We’ve seen on a number of occasions that there is a level of physics that describes all forms and phenomena in creation as different modes, or “tones,” of vibration of an underlying unified field. In an analogous way, there is a “unified field” that underlies all creation – a field of pure Existence. From this field spring all the laws of nature, yet it is transcendental to nature. If one can project one’s thoughts and actions from this field, one would be in control of all the laws of nature, rather than the usual situation in which the laws of nature control us. Virtually all traditions, including our own, are replete with stories of people who could, in fact, act from this level and in doing so perform “miracles.” Gd, of course, always acts from this level – everything Gd does is a miracle, even if He chooses to order creation so that it acts with great regularity. The “laws of nature” that we discover in science are nothing other than manifestations of Gd’s Will.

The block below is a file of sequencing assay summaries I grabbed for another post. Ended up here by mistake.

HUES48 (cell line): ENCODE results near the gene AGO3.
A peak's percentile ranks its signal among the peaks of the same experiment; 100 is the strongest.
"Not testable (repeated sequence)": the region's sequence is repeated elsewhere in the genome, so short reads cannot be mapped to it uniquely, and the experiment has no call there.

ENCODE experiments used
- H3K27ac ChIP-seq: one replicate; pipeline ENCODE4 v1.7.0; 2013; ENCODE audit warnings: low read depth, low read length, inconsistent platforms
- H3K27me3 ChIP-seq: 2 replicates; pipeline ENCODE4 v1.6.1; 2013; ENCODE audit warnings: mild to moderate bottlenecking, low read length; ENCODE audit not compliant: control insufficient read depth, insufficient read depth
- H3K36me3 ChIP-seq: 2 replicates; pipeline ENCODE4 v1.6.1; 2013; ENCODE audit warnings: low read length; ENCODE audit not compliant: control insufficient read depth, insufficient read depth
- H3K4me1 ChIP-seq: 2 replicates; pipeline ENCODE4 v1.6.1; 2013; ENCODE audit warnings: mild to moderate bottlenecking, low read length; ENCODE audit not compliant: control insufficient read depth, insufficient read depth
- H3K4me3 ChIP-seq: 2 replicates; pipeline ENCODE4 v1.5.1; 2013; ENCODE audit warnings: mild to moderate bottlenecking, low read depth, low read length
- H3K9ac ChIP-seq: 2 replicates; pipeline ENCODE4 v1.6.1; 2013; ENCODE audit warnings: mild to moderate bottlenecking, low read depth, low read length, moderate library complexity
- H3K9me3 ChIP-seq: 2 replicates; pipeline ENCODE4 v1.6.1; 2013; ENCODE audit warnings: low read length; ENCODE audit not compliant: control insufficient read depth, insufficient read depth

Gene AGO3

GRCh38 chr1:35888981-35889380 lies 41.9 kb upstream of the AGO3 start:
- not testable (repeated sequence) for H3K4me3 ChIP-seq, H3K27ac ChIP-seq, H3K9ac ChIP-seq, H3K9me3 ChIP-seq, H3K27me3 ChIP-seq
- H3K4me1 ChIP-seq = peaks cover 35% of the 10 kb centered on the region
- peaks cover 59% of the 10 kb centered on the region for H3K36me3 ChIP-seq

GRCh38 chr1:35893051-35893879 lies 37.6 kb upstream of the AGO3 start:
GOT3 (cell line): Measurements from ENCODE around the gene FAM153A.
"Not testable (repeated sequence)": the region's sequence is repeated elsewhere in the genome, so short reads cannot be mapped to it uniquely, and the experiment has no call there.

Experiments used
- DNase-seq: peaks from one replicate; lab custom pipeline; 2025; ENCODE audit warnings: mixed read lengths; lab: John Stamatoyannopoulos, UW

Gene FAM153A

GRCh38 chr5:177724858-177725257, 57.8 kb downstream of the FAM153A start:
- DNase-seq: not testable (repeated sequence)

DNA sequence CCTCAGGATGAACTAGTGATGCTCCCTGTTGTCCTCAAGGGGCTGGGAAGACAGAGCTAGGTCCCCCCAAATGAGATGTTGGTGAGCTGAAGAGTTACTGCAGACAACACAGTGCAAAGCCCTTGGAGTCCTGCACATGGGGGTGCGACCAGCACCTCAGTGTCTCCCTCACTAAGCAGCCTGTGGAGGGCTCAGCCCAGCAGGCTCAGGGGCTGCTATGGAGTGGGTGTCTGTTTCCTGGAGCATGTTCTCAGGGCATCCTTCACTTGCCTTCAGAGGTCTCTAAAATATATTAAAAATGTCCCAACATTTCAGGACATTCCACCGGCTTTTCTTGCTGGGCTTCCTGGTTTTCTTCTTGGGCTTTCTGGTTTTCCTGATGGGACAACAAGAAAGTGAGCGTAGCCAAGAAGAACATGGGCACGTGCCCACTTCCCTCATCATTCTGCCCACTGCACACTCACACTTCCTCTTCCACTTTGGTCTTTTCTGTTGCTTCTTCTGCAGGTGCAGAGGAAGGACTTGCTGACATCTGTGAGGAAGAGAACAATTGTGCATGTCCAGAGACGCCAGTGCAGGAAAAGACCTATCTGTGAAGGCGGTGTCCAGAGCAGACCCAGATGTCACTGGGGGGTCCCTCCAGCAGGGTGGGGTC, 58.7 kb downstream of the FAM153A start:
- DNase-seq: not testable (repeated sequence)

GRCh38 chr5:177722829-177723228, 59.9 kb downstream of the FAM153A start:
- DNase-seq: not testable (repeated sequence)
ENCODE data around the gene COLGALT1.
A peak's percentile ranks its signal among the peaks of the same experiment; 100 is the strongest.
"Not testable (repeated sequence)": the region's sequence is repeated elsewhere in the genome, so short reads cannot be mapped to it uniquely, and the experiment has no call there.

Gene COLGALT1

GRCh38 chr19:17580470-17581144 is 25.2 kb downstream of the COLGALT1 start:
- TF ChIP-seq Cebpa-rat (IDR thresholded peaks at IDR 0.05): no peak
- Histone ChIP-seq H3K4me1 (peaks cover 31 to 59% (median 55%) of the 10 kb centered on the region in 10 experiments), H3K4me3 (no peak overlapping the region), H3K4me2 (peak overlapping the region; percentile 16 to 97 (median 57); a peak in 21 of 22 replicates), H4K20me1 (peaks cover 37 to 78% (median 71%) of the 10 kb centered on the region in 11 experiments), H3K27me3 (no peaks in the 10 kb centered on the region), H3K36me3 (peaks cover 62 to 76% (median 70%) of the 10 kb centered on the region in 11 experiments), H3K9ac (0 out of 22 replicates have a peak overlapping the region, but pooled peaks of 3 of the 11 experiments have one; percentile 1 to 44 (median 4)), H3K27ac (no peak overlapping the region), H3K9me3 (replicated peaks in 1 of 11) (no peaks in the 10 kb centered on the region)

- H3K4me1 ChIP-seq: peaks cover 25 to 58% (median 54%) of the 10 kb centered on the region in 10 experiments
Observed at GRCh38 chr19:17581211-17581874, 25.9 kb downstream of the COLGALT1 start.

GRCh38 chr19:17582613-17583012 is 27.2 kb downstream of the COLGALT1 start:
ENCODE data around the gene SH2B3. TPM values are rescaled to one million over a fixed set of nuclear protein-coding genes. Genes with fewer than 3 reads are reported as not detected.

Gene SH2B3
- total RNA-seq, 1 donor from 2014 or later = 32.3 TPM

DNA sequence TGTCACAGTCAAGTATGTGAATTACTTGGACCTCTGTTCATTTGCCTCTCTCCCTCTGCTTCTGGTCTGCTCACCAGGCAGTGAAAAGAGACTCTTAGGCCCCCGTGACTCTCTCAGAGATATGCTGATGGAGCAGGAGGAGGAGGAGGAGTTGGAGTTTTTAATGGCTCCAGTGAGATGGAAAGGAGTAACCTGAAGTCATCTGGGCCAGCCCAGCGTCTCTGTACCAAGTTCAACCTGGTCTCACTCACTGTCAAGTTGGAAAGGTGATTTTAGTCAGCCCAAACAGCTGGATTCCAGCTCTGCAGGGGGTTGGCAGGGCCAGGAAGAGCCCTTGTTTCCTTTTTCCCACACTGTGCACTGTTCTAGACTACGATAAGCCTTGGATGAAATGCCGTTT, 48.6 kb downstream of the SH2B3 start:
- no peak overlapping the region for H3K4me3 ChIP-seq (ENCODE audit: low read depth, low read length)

How do we come to act from the transcendental level of life? It requires regularly exposing our awareness to the transcendent. That is why we have rituals and prayers and ways of living a well-regulated life. If we train ourselves to have our attention on the deepest level of our own thinking process, then we will begin to project our thoughts from progressively deeper levels, and the world will start to respond in ways that can only be considered miraculous.

I think this is why our Sages tell us that “when Israel does the Will of our Father in Heaven,” we are not governed by nature. It is only when we forget about Gd and only see the natural world that Gd leaves us to our own devices, as we read in the tochachahs of the Torah and in the prophetic writings. If we want Gd to maintain awareness of us and to supervise our actions and protect us from harm, it is up to us to maintain awareness of Gd and to act as He wants us to act.


Commentary by Steve Sufian

Parashat Lech-Lecha

In Parashat Lech-Lecha, we have another new beginning: Abram is told by Gd to leave his homeland and to go to a land which Gd will show him, a land in which Gd will bestow blessings on him.